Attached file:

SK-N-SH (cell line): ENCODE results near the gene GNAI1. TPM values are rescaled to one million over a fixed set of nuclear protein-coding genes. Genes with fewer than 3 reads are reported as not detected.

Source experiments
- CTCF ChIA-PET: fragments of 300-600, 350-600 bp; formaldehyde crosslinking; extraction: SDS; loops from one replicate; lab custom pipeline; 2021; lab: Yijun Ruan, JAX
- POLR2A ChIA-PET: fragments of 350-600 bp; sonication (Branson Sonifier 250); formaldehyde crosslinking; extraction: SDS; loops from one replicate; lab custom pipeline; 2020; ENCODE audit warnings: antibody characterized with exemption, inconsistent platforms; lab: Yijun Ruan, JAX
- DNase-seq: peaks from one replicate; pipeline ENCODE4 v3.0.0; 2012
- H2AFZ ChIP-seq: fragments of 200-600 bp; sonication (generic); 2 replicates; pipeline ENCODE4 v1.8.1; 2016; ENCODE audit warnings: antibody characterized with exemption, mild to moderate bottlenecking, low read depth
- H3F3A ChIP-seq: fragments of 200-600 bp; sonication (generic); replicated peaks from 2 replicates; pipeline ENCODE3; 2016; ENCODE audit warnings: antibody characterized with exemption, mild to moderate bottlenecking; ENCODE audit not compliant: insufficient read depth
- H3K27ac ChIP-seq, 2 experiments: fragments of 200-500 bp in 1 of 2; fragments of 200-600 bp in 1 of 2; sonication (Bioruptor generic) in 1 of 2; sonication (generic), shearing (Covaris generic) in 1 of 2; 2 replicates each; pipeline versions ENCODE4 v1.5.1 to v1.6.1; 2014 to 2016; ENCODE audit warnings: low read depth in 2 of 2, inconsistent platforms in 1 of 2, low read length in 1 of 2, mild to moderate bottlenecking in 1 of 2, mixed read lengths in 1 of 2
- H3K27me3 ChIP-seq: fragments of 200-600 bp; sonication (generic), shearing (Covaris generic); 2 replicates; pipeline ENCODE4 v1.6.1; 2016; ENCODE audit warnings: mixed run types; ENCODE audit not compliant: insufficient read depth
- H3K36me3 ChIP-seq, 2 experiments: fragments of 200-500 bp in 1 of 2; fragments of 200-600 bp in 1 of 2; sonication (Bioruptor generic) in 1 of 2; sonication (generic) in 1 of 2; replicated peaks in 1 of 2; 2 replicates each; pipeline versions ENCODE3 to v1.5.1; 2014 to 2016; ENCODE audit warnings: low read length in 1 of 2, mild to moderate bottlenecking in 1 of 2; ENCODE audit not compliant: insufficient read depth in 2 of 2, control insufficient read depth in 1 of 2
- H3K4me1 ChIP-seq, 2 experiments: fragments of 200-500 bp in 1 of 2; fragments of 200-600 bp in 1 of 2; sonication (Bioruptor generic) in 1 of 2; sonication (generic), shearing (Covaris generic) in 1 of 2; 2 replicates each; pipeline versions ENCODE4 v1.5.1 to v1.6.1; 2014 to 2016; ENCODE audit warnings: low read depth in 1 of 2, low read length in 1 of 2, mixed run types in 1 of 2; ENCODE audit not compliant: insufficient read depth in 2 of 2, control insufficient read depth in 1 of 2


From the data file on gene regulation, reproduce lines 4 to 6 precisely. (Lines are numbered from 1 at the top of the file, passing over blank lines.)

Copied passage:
- POLR2A ChIA-PET: fragments of 350-600 bp; sonication (Branson Sonifier 250); formaldehyde crosslinking; extraction: SDS; loops from one replicate; lab custom pipeline; 2020; ENCODE audit warnings: antibody characterized with exemption, inconsistent platforms; lab: Yijun Ruan, JAX
- DNase-seq: peaks from one replicate; pipeline ENCODE4 v3.0.0; 2012
- H2AFZ ChIP-seq: fragments of 200-600 bp; sonication (generic); 2 replicates; pipeline ENCODE4 v1.8.1; 2016; ENCODE audit warnings: antibody characterized with exemption, mild to moderate bottlenecking, low read depth